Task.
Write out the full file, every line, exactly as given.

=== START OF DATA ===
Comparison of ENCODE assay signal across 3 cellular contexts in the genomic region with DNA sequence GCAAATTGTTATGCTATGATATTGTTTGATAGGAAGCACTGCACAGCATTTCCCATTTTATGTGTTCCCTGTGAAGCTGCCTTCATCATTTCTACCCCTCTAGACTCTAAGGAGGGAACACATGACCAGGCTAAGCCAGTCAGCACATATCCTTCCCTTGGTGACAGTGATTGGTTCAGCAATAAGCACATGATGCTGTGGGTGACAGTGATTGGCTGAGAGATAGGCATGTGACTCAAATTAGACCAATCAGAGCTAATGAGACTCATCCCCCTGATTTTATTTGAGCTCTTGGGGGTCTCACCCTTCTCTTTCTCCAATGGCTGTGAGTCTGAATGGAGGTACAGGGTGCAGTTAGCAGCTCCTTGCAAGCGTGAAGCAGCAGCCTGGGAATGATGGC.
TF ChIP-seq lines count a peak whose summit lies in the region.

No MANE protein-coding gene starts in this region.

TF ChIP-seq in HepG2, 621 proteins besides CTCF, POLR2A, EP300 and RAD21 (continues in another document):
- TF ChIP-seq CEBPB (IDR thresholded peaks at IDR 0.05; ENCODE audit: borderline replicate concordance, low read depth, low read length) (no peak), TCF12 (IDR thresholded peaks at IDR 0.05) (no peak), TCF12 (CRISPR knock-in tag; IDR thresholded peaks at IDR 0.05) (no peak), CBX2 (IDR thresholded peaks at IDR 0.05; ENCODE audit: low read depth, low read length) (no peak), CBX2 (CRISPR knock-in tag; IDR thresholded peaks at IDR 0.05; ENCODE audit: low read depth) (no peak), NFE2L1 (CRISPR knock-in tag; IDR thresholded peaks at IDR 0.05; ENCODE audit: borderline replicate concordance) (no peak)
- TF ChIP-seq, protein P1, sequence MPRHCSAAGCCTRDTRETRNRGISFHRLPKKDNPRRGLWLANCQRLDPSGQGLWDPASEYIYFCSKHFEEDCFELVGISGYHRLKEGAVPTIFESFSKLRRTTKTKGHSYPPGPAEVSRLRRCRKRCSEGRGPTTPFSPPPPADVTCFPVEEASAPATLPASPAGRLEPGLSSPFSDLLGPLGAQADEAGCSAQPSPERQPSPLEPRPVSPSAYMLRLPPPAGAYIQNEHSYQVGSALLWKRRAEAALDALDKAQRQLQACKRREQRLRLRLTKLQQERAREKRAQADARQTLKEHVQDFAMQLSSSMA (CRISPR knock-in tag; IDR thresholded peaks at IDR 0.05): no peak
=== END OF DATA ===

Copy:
Comparison of ENCODE assay signal across 3 cellular contexts in the genomic region with DNA sequence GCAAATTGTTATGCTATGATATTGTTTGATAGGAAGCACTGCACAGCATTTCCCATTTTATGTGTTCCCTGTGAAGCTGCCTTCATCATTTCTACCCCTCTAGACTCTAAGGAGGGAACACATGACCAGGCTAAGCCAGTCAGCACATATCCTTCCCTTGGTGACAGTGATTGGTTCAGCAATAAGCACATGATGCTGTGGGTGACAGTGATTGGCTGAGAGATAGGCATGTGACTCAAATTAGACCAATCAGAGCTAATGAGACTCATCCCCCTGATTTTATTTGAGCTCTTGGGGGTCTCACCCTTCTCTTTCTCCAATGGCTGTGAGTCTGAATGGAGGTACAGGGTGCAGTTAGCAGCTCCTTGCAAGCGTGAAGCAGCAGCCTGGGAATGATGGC.
TF ChIP-seq lines count a peak whose summit lies in the region.

No MANE protein-coding gene starts in this region.

TF ChIP-seq in HepG2, 621 proteins besides CTCF, POLR2A, EP300 and RAD21 (continues in another document):
- TF ChIP-seq CEBPB (IDR thresholded peaks at IDR 0.05; ENCODE audit: borderline replicate concordance, low read depth, low read length) (no peak), TCF12 (IDR thresholded peaks at IDR 0.05) (no peak), TCF12 (CRISPR knock-in tag; IDR thresholded peaks at IDR 0.05) (no peak), CBX2 (IDR thresholded peaks at IDR 0.05; ENCODE audit: low read depth, low read length) (no peak), CBX2 (CRISPR knock-in tag; IDR thresholded peaks at IDR 0.05; ENCODE audit: low read depth) (no peak), NFE2L1 (CRISPR knock-in tag; IDR thresholded peaks at IDR 0.05; ENCODE audit: borderline replicate concordance) (no peak)
- TF ChIP-seq, protein P1, sequence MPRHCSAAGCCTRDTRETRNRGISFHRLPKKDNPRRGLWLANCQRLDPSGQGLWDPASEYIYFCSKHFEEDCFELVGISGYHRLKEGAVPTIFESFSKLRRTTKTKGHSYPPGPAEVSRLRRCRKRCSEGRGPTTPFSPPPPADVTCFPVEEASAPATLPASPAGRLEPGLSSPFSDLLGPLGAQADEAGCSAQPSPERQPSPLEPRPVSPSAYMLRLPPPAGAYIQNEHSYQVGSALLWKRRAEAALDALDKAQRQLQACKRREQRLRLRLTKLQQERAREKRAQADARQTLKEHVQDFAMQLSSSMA (CRISPR knock-in tag; IDR thresholded peaks at IDR 0.05): no peak